Tuesday, December 15, 2015

GOP debate this evening: What to expect from the top tier of candidates

Expect Trump and Cruz to be in the center ring. The others will be scrambling to keep up. Here's a summary from The Hill.

Nine contenders will take the stage for the main clash on CNN, but the most intense focus will fall on two candidates: businessman Donald Trump, who has led the national polls for several months, and Sen. Ted Cruz (Texas), who is rising fast and has snatched the lead from Trump in Iowa.

Third-placed Sen. Marco Rubio (Fla.) will also be hoping to consolidate his position as a candidate able to straddle the GOP’s conservative-establishment divide.

Meanwhile, middle-ranking contenders will be looking for a breakout moment to vault into the top-tier, while the candidates struggling for traction will seek to avoid the fate of former Arkansas Gov. Mike Huckabee who, for the first time, is relegated to the earlier “undercard” debate.

Here's the look at the top two.

Businessman Donald Trump

Trump is polling at almost double the level of the second-placed Cruz in national surveys. That means the real-estate magnate will be center stage — exactly where he likes to be — on Tuesday night.

Trump can expect to face tough questioning on his recent call to bar Muslims from entering the United States, but several recent polls have indicated that a large swath of the GOP electorate agrees with him.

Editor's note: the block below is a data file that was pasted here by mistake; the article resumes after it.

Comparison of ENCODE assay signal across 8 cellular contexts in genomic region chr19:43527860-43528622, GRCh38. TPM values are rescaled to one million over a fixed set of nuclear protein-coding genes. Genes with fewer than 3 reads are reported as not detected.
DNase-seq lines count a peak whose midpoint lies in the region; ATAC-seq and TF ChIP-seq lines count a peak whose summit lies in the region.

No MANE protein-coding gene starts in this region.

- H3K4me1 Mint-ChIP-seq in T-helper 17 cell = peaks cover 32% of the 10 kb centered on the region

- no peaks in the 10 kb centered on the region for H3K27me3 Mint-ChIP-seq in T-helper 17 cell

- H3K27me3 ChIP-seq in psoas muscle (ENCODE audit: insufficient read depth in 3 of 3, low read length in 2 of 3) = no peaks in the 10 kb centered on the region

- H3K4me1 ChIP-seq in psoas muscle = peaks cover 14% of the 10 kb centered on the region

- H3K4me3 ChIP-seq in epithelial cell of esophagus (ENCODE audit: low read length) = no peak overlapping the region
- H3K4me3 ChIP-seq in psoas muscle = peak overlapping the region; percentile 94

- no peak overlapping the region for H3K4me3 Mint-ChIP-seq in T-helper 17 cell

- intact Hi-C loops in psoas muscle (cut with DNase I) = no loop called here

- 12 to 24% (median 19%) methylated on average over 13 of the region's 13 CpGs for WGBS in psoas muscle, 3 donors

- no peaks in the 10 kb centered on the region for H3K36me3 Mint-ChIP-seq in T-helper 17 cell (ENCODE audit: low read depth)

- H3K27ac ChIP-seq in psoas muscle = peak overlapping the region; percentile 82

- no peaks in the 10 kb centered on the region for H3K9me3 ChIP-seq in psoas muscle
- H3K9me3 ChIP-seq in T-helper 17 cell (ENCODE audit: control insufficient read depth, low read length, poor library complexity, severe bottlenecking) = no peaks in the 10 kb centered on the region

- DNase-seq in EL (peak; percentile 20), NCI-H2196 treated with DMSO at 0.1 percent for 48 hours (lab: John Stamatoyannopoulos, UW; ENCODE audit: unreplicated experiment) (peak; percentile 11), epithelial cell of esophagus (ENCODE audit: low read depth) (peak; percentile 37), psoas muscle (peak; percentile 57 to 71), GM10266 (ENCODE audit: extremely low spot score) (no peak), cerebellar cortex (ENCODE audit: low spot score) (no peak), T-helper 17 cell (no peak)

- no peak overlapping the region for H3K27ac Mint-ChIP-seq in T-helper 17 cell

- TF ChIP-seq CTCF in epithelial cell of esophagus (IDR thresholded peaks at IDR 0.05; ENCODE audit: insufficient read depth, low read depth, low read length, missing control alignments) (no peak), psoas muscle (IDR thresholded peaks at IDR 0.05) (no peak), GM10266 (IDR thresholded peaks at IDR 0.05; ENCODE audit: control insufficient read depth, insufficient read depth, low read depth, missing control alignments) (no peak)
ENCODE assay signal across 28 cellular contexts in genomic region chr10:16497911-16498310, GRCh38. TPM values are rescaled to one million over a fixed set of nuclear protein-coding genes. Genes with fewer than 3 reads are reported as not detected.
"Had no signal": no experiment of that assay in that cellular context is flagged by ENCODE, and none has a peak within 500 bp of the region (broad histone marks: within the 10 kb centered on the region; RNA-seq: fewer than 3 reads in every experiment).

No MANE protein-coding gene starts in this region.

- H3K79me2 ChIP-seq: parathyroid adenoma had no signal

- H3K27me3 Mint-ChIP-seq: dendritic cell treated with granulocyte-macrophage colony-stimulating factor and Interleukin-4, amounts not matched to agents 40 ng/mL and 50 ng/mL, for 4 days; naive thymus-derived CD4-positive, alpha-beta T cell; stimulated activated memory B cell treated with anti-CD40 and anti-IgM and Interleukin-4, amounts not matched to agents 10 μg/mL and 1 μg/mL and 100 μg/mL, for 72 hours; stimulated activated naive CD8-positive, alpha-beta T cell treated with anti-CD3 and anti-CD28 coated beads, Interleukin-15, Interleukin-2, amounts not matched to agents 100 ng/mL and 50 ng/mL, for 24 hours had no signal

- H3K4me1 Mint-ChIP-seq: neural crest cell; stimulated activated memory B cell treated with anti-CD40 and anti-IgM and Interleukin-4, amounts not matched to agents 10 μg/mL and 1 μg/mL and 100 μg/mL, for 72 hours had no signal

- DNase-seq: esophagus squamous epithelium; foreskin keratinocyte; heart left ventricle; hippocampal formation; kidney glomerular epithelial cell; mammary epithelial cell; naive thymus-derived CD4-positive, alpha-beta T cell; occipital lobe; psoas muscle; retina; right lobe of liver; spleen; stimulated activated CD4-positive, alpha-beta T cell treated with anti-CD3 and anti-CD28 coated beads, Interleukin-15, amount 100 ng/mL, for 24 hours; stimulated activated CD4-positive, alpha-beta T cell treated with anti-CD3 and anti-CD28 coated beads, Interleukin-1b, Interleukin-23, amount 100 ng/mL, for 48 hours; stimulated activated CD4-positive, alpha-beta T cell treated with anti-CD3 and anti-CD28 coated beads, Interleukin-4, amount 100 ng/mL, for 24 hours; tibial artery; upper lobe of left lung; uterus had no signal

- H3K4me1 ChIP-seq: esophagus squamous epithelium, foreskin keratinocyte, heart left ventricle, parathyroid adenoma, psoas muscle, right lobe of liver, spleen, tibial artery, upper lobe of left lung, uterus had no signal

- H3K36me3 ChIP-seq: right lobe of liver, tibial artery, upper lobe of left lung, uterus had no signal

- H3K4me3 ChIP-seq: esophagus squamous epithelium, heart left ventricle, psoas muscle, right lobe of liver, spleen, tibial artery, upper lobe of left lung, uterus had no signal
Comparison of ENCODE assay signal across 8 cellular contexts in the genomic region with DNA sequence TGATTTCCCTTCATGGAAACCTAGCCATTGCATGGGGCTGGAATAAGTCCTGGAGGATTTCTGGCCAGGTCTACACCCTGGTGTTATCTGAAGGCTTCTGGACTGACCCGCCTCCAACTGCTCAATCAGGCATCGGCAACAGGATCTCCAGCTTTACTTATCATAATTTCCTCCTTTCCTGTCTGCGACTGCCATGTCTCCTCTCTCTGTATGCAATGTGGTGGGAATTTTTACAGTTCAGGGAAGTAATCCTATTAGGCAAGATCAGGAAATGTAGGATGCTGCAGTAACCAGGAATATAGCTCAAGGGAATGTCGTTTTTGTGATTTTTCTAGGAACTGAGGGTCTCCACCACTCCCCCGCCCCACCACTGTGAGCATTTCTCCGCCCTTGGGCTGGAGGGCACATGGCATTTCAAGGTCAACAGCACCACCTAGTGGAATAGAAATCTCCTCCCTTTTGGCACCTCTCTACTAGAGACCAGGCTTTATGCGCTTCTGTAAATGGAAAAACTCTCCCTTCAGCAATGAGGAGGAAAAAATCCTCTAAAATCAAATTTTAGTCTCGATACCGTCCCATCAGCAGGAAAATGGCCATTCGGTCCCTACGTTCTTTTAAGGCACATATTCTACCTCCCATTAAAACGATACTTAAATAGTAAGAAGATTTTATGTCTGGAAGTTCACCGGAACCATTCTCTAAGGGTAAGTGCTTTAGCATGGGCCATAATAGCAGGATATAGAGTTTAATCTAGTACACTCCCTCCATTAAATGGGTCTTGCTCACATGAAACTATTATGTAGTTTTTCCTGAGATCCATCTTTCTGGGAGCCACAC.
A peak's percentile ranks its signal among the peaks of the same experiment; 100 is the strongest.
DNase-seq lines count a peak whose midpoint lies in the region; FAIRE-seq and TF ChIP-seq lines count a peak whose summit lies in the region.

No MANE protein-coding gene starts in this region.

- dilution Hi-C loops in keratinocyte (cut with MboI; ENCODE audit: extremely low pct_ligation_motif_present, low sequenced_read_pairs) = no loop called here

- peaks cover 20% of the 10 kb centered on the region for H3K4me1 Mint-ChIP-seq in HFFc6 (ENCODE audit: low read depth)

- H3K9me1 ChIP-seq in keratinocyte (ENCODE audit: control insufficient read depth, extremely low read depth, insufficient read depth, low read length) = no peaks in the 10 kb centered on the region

A much trickier question for Trump is how to handle Cruz. The real estate mogul has blasted the senator in recent days, telling “Fox News Sunday” that Cruz behaves in the Senate “like a bit of a maniac” and asserting on CNN’s “State of the Union” that he has “far better judgment than Ted.”

If Trump backs away from those attacks in the debate, he risks looking uncharacteristically weak. But if he goes after the Texan, a skilled debater, there is the possibility of him getting caught with the kind of verbal uppercut he has avoided in the four debates so far.

Sen. Ted Cruz (Texas)

Can Cruz keep his momentum going? He has enjoyed strong showings in the debates to date, but other candidates are much more likely to train their fire on him now that he has risen in the polls.

Rubio, for instance, suggested during an appearance on NBC’s “Meet the Press” on Sunday that Cruz’s tough talk on national security was misleading and accused him of adopting an “isolationist” approach.

Cruz will want to come out of Tuesday night’s clash with his conservative credentials intact, even as he seeks to parry whatever attacks Trump throws his way.

One more strong debate performance could put Cruz in pole position for the nomination.

Check The Hill's report for observations and speculations about the other seven.

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